Onion and Garlic Toxicity in Dogs and Cats
Veterinary & Aquatic Services Department, Drs. Foster & Smith

S-methylcysteine sulfoxide, n-propyl disulfide, methyl disulfide, allyl disulfide

Onion or garlic (Allium spp.) including those that are fresh as well as those dried for use as spices.

General Information
Garlic and onion are used as flavor enhancers in food. Some human baby foods have onion in them, and it is not recommended to feed them to pets. In dogs and cats, garlic and onion can cause Heinz body anemia, resulting in a breakdown of the red blood cells and anemia. The very small amounts of garlic that are present in some commercial pet foods have not been shown to cause any problems.

The bulbs, bulbets, flowers, and stems of the garlic and onion are all poisonous.

Toxic Dose
Unknown. Cats appear to be more sensitive than dogs.

Vomiting, diarrhea, anemia, discolored urine, weakness, liver damage, allergic reactions, asthmatic attacks, and in case of skin exposure, contact dermatitis.

Immediate Action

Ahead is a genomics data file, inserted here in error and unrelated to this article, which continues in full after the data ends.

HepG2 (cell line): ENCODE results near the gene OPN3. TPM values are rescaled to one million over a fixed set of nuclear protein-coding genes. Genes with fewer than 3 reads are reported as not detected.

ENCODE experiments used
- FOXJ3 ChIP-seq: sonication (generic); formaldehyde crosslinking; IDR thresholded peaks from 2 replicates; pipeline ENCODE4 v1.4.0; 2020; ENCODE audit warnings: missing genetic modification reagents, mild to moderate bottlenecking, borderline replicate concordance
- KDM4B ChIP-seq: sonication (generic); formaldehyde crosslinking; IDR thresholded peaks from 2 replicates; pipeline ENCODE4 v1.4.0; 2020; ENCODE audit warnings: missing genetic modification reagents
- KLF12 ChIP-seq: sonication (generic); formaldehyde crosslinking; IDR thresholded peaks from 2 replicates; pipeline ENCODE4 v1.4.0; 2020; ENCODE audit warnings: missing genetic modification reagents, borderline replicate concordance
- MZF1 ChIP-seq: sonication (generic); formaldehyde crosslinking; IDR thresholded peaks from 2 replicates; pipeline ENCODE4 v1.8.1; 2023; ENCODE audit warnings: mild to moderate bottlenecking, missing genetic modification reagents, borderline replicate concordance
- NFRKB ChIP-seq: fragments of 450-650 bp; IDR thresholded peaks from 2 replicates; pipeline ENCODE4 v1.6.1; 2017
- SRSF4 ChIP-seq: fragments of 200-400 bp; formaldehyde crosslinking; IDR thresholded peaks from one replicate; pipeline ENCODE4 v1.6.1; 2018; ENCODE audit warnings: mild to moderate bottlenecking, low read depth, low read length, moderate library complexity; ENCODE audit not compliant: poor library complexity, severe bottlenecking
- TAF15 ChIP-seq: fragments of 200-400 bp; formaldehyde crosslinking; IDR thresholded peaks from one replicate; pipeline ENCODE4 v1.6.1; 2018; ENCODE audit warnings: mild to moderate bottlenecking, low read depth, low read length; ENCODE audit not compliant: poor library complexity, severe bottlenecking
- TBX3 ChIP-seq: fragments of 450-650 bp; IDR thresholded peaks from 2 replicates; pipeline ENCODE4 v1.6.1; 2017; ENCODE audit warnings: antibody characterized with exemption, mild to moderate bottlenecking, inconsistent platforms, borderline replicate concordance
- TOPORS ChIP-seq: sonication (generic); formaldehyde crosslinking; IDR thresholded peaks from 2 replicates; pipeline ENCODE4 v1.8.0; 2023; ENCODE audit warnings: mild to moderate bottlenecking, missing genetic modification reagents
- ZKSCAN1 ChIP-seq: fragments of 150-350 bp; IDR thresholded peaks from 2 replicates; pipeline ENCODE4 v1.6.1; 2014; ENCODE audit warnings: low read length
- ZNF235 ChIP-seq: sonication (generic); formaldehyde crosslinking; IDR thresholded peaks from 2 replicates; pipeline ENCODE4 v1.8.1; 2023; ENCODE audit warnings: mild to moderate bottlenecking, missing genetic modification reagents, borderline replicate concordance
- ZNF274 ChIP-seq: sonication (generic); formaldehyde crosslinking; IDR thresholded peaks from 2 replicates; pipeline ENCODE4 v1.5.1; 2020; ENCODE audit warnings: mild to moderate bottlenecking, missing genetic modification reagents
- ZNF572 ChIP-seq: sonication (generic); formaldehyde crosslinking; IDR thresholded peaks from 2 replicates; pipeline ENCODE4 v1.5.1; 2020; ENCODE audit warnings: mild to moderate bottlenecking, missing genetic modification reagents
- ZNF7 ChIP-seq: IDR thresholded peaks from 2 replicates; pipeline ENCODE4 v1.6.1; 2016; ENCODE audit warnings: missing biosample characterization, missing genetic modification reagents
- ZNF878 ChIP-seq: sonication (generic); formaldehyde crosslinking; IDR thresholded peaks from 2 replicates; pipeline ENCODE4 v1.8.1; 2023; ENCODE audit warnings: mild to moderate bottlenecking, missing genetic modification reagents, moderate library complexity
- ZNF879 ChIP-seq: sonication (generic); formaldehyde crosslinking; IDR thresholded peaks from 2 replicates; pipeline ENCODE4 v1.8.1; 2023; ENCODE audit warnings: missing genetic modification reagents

Induce vomiting and seek veterinary attention. If dermal (skin) exposure, bathe thoroughly and contact a veterinarian.

Veterinary Care
General treatment: The induction of vomiting may be continued, gastric lavage is performed, and activated charcoal administered, if ingested. If dermal exposure has occurred, the animal will be bathed and dried thoroughly.

Supportive treatment: IV fluids are administered to maintain hydration. The animal will be monitored and treated for liver damage. Repeated blood tests will be performed to monitor for anemia; blood transfusions will be administered if necessary.

Specific treatment: Unavailable.


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If you think your pet has been poisoned...

Contact your veterinarian or one of the Animal Poison Hotlines (listed below) if you think your pet may have accidentally received or been given an overdose of the medication.

**ASPCA National Animal Poison Control Center

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